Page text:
As Ashley Tisdale settled into her new home in LA, there were two sections of the property that were topmost in her mind: her backyard and her office. The spaces serve distinct purposes in her life. The backyard represented an oasis for her young family—its ample bamboo trees and original circular brick patio were an ideal starting point for a space that could be both restorative on a day-to-day basis and suitable for hosting groups. The office, located in the guest house, represented her first time having a distinct space to work on her interior design business and her wellness brands, Frenshe and Being Frenshe.
“[Frenshe and Being Frenshe are] about living a nontoxic life, so seeing how that was really going to be the theme for the office, I just wanted to go with really natural textures and let greenery speak. The plan for the office was about creating a really calm environment that feels inspiring to everybody that works here,” Tisdale tells AD. Though large windows displaying the yard were already in place in the office space, Tisdale converted them into doors to let the gorgeous greenery in further. “This office is part of the guest house, so it’s really a space just for my work, and I think it’s helped ground me. It’s great to have space for my team with me and to just be really creative.”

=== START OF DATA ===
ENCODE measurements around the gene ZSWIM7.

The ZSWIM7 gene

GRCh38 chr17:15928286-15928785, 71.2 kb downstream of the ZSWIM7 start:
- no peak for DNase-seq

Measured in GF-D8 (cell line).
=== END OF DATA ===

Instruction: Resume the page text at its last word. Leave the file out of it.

To finesse the flora, Tisdale called in Stephen Block and Jana Feifer of Inner Gardens, a landscape design team and garden furnishings showroom based in LA, who she’d worked with on her previous home. “I am not someone with a green thumb,” Tisdale states with a chuckle, explaining that Inner Gardens’s convenient maintenance service made it more approachable to bring in plants she’d be concerned about taking care of herself.
It wasn’t their expertise on plant life alone that allowed Tisdale to trust Inner Gardens as collaborators on the projects. “They have some of the most amazing pieces,” Tisdale says, referring to their extensive showroom of pots and garden furnishings in LA—a particularly valuable asset in a world of forever delayed shipments and backordered decor. Feifer and Block knew Tisdale was a fan of Swiss furniture pioneer Willy Guhl—she already had a piece by him in her space—so they fleshed out her collection with more works by Guhl for one section of the backyard.